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February 14, 2018 

HAPPY HUMP DAY!

This week, we spoke with Alana Levinson, who currently works as as deputy editor of MEL Magazine. One of the best parts of this newsletter is asking Excellent Media Women questions that we haven’t seen them answer before. From women in power (or not) to dick coverage to the time her ex’s dad commented via Facebook on her piece about their breakup (!) — Alana had us teary-laughing on the phone from L.A., as she often does on Twitter.

Alana has written for men’s and women’s publications. Way back, she started Stevie Zine, written for and by women. She now edits a men’s outlet, started by Dollar Shave Club, giving her a driver’s seat view on the future of gendered coverage.

We tried to make this less long but, per our Gchat last night, “it’s not our fault she only says good shit!”

Happy reading,
D & N

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Q&A with Alana Levinson

ND: What magazines did you read while you were growing up?

AL: The funny thing is, I actually didn’t grow up reading magazines. My parents grew up lower middle class on the East coast. I don’t come from an intellectual family. When I first moved to East coast, I was really struck by people who came from like a legacy of New Yorker readers.

For me, my interest in magazines really came from the digital side where I started reading websites and blogs and became like very obsessed with the websites of magazines. So right now I work at a magazine that has no print element. I don’t really make that distinction. Maybe you guys don’t either. For me, I really feel like a magazine is way more an approach to storytelling and way less of the actual form.

DF: Especially when you look at how magazine websites run these days. It’s very similar to Jezebel.

AL: Exactly. I think in grad school, one of my professors was like, “You read the news to know what’s happening, and you read magazines to know what to think and how to feel.” 

"There’s such room for women and men having authentic conversations and that manifesting in a magazine, which is kind of MEL."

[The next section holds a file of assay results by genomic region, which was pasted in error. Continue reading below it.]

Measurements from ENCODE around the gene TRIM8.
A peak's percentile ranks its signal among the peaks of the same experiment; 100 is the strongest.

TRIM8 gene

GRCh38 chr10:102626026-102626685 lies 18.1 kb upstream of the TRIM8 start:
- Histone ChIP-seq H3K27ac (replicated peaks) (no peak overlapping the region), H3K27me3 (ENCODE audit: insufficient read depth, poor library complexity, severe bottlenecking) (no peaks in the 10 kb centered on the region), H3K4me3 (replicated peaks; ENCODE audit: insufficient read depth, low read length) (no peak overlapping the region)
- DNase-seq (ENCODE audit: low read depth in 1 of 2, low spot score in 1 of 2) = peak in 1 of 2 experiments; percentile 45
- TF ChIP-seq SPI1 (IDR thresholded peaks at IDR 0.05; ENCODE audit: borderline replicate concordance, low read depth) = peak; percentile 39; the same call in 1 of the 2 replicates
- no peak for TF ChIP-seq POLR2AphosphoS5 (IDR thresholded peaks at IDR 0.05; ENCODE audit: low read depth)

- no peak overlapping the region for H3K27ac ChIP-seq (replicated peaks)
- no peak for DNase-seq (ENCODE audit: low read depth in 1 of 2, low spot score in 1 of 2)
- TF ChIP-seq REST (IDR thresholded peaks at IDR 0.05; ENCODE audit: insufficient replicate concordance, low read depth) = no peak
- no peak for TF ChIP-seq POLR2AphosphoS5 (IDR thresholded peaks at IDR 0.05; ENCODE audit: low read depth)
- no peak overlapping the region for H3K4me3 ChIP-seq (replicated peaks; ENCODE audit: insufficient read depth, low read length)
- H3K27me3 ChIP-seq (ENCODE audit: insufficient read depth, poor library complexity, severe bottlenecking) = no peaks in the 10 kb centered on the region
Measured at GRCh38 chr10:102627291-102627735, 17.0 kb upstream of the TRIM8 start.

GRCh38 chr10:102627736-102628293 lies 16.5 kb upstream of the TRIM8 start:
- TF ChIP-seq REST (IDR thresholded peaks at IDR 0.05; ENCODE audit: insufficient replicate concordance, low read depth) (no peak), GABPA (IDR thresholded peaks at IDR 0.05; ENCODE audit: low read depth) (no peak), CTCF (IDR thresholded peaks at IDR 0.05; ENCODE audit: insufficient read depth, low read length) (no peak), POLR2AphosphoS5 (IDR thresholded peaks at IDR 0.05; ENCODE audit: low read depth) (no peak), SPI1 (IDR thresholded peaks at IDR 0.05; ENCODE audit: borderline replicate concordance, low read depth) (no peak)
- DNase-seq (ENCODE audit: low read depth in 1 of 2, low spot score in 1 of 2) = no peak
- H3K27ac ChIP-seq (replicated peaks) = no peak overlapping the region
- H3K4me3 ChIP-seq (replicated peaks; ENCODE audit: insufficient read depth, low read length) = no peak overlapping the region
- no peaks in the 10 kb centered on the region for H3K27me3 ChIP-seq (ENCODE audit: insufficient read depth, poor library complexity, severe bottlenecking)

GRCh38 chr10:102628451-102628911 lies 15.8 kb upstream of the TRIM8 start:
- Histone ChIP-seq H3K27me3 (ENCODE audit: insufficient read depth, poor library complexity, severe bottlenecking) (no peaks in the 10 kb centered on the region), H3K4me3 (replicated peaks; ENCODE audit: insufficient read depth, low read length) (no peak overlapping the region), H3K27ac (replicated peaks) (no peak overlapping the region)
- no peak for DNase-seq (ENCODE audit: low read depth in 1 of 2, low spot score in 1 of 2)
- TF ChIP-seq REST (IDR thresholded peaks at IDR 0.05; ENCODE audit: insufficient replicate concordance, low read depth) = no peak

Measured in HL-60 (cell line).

DF: I want to talk more about the “aspirational brand” aspect you mentioned in the Badass Ladies post about STEVIE. Would you say the “aspirational brand” presented by mainstream men’s magazines — Esquire, GQ, Men’s Health — is fundamentally different than women’s?

AL: Yeah, I actually think it’s worse. I think that men’s magazines haven’t changed or adapted with the times at all. The reason why I came to MEL, and what was so appealing, was the EIC’s whole perspective is, “We don’t have any of the answers about how to be a man.” Whereas GQ, Esquire — their whole thing is, “We know exactly what and how to be a man.” It’s all about what suit you should buy and how you should shave and what music you should listen to. And our approach to the magazine is very much like, we are trying to figure it out. How can we learn and take different lessons from different people and places and things that actually has nothing to do with what you wear or superficial stuff? 

I think that people go to magazines to be like, “How should I be, how should I act?” Things like mental health. Even like Men’s Health is focusing all on like the physical aspect of the body like six-packs. I think men need a lot of help in other areas, like mental health.

DF: YES.

AL: It’s interesting that you bring up that interview because I hadn’t thought about it in awhile. In a lot of ways, all my work has been kind of working against the idea of what an aspirational magazine is. Magazines are aspirational, but they should be realistic. And aspirational shouldn’t just be about money and what you can buy. It should be also be about being a better person. I think Jezebel and websites did that. Jezebel’s whole thing was about teaching you how to be a smarter woman — informing you with different opinions and perspectives on things that were happening in your life. It wasn’t like, “buy this cream.”